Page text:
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Delve Seminar Summaries: The Hero’s Journey & The Modern Memoir

[by Matthew Kulisch]

Week 1, October 4th

You might say that a Delve is a blunder—even to the experienced Delver, familiar with Literary Arts and its programs—there are circumstances, issues of timing, number, the spectrum of age and experience, shyness, or even how much sleep you got Friday (the night before), that seem subject to what the theorist and author, Joseph Campbell, calls “apparently the merest chance,” “one of the ways in which an adventure can begin.” To our little group of eighteen, fearlessly and certainly led by guide, Satya Byock, all were at play.

Yet I was struck, almost immediately, by the thought that I was surrounded by a gracious, sharply intelligent, diverse, thoughtful collection of people—who, further still, were also finely tuned into the paradoxically personal nature of our topic. Could it be that my 2nd Delve with Literary Arts would match my first? Even better it? The Hero with a Thousand Faces calls both fortune and folly transcendent: “a great temple can be established anywhere…Any blade of grass may assume, in myth, the figure of the savior and conduct the questing wanderer into the sanctum sanctorum of his own heart.” Taking that, you might also say that a Delve is a temple, or, perhaps, conduit.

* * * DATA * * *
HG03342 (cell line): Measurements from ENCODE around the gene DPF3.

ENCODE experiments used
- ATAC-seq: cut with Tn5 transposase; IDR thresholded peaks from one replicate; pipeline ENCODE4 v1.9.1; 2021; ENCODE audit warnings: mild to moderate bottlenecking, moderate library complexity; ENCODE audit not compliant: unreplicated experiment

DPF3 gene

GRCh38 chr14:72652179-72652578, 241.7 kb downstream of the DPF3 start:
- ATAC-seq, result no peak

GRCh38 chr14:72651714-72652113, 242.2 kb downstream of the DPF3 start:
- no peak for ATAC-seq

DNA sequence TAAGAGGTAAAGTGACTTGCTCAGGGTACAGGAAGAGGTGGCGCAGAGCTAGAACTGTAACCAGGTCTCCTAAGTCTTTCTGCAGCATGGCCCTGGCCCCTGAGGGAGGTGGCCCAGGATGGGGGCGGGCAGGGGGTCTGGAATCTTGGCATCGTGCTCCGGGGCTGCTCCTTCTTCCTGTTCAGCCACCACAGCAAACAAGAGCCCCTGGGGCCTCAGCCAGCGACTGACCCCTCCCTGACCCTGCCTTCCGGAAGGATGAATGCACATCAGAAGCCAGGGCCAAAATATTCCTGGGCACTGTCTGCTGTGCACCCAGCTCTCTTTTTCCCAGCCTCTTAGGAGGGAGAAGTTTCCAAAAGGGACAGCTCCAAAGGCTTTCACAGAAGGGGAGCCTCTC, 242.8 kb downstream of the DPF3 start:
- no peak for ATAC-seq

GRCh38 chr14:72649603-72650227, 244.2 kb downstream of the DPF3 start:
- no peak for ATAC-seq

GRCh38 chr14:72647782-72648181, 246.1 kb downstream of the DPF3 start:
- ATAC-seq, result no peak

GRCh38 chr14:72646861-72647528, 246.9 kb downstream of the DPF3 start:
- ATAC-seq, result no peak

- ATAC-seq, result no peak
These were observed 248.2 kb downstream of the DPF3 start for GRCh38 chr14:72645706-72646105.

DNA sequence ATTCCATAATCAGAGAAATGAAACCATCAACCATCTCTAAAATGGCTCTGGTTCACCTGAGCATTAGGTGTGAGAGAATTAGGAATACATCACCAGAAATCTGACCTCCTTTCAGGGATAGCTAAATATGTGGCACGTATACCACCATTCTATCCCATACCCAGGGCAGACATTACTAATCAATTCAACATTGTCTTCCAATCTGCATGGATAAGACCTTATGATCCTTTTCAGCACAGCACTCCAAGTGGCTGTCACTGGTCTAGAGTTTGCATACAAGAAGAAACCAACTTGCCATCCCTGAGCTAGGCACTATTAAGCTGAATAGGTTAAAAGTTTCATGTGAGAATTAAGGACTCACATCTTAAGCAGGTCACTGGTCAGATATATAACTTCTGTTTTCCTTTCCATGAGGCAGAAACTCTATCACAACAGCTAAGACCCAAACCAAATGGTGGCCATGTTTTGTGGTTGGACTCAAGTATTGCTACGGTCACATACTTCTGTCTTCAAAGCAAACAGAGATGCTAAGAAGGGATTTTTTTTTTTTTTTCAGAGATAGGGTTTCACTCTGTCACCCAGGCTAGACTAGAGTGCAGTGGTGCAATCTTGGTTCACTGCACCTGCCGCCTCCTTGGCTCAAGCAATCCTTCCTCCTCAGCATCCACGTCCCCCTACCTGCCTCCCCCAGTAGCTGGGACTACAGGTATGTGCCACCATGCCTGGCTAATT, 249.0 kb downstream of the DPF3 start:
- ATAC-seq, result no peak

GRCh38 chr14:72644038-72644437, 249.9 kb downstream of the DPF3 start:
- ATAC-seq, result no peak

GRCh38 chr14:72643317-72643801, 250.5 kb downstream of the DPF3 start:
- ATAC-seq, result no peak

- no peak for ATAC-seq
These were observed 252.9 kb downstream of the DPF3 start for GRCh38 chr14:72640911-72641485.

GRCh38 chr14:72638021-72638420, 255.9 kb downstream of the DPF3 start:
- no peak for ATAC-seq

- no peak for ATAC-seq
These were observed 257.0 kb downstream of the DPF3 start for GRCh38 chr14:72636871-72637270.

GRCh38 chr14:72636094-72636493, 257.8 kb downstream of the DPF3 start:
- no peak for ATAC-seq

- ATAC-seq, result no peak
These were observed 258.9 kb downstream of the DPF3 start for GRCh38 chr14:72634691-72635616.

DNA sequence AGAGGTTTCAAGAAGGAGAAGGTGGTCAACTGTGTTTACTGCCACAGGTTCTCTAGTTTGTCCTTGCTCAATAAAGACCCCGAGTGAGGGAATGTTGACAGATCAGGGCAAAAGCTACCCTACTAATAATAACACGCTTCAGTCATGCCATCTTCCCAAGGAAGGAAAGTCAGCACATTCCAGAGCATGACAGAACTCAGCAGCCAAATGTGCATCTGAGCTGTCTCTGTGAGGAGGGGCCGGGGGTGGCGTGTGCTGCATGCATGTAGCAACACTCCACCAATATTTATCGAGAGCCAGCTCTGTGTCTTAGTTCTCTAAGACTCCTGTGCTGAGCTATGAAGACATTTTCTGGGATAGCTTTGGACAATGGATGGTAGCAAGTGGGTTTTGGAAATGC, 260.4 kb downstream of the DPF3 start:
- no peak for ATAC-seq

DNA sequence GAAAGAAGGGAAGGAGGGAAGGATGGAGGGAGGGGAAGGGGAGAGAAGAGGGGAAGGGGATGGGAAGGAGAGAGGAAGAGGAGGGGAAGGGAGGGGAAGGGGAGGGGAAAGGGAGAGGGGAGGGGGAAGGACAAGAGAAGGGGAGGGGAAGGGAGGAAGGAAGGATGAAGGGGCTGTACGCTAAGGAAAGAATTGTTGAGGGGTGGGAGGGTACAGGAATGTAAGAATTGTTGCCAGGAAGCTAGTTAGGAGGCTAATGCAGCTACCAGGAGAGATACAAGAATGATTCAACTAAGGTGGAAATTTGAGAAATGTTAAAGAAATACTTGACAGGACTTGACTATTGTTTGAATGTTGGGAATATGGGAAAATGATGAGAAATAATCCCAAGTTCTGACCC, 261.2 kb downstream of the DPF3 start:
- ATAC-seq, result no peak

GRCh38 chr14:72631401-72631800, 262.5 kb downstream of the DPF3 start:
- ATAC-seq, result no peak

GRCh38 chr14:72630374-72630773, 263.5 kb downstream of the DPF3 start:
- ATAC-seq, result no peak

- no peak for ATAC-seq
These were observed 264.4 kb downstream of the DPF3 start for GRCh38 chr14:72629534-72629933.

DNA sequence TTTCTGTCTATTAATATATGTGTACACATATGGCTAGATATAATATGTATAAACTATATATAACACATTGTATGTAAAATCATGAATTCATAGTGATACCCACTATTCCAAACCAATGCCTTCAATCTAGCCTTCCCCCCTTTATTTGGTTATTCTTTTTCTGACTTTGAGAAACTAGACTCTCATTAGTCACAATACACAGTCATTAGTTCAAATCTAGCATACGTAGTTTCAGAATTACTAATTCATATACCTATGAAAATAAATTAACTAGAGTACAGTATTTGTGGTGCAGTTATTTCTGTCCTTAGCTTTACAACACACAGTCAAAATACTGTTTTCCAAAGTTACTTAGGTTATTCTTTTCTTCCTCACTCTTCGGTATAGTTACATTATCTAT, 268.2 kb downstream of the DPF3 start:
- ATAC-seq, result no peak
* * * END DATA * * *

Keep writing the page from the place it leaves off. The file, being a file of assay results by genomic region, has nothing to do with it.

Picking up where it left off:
When Satya opened up discussion for our group, after all the introductions, she conducted us toward three questions: (1) What is a hero?, (2) What is the hero’s journey?, and (3) How does such a journey start? Yet we, again almost immediately, skipped to the third. (I like that about Delves: discussions gravitate toward interest.) And got seemingly a little sidetracked, our own kind of blunder—on Eat, Pray, Love’s Elizabeth Gilbert and Into the Wild’s Chris McCandless. Quickly the question became not “How are you called?” but “How do you know you are called versus just plain painfully deluded?” As the group discussed these side texts—themselves honing in on the perhaps surprising pairing of mythological theory with memoir, Campbell with Richard Wright’s Black Boy looming on the horizon—I found a few memories bubbling to the surface. Imagine 19 year-old me, donning a suit every day, tying a skinny black tie into a smart Windsor knot, snapping on the little black pocket protector with my name engraved, hoofing around a few copies of The Book of Mormon with a bicycle and a matching Mormon missionary pair. The words of the KJV Bible knocking about in my head, “Many are called but few are chosen.” And two women from Sao Paulo, Monica and Fatima, visiting London, who met and were taught by me—and now attribute to me the beginning of their journey into Mormonism as I myself was (secretly) on my way out. Were they silly to join up? Was I silly, or even false, to leave? Or merely some understandable brand of stupid, simply for being Mormon in the first place, and therefore saved by being smartly out? I could imagine a thorny judgment being passed, reminiscent of the ones being passed on Gilbert for being a white woman plugged neatly into an Orientalizing pop-cultural tradition or McCandless for ignoring his elders, for not knowing the land. It’s tempting to judge at a distance. Yet the hero seems always, squarely, at the center of the action.